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EU observatory for nanomaterials launched

ECHA publishes a new website that gives citizens, workers and professionals access to information on nanomaterials on the EU market in 23 languages.  It is the first phase of the EU Observatory for Nanomaterials (EUON).

The EUON offers a unique web-based information point with factual and neutral content about nanomaterials on the EU market. The observatory is targeted at a wide audience including consumers, workers, regulators and scientists.

On the website, you can read about what nanomaterials are and where they are used. Information on health and safety issues, research, regulatory and international activities are also part of the EUON’s first phase.

"With the EUON, we aim to create a reliable source of information on nanomaterials. They are used in many every day products and it is therefore important that workers and consumers in the EU have access to objective and easily understandable information on nanomaterials," says Geert Dancet, Executive Director of ECHA.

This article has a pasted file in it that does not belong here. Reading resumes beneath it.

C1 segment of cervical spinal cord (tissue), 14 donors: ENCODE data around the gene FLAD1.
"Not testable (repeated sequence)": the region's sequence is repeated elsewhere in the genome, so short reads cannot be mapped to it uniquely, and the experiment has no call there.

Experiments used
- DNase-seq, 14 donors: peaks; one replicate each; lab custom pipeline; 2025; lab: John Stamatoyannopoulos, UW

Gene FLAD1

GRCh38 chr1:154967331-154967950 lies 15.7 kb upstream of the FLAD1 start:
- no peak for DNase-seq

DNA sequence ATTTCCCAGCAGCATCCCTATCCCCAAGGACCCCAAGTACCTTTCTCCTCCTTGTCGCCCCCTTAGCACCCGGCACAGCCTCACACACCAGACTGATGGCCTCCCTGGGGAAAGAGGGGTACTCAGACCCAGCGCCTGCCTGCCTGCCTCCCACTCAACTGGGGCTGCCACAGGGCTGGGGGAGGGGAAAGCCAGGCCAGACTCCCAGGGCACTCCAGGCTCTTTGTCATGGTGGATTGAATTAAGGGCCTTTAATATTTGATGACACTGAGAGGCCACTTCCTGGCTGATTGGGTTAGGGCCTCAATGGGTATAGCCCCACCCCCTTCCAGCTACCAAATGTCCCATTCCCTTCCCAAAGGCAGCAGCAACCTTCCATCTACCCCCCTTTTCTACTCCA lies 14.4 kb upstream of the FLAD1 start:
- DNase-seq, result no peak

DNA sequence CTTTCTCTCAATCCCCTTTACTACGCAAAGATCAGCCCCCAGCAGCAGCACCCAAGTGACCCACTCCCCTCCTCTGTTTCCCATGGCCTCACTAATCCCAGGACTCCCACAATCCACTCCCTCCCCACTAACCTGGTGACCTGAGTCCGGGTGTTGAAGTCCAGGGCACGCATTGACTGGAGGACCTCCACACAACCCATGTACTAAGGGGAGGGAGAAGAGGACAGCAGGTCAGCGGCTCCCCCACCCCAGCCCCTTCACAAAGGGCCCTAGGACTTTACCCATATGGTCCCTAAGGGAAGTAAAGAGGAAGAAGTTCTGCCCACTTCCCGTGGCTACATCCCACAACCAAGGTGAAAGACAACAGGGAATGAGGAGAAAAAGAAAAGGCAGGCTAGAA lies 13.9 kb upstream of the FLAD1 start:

Nanomaterials are regulated by the same EU legislation as any other chemical substance. Depending on how they are used, nanoform substances are managed under many regulatory regimes by different EU authorities.

The potential hazards and risks resulting from the use of nanomaterials have to be assessed case-by-case as for any other chemical. However, more safety information is still needed for many of the most commonly used nanomaterials. As all substances under REACH, the burden of proof is on the industry putting nanomaterials on the market as a substance, part of a mixture or an article.

The observatory will be further developed in the coming years with new content to meet the audiences’ needs. The EUON will also carry out studies and make use of external databases and publications.

Background information

Hosting the European Union Observatory for Nanomaterials (EUON) is a new task for ECHA based on a formal delegation agreement between ECHA and the European Commission signed at the end of 2016. The agreement covers the period until 2020. The Commission concluded last year that the observatory is the most efficient and proportionate measure to increase transparency and availability of information regarding nanomaterials.

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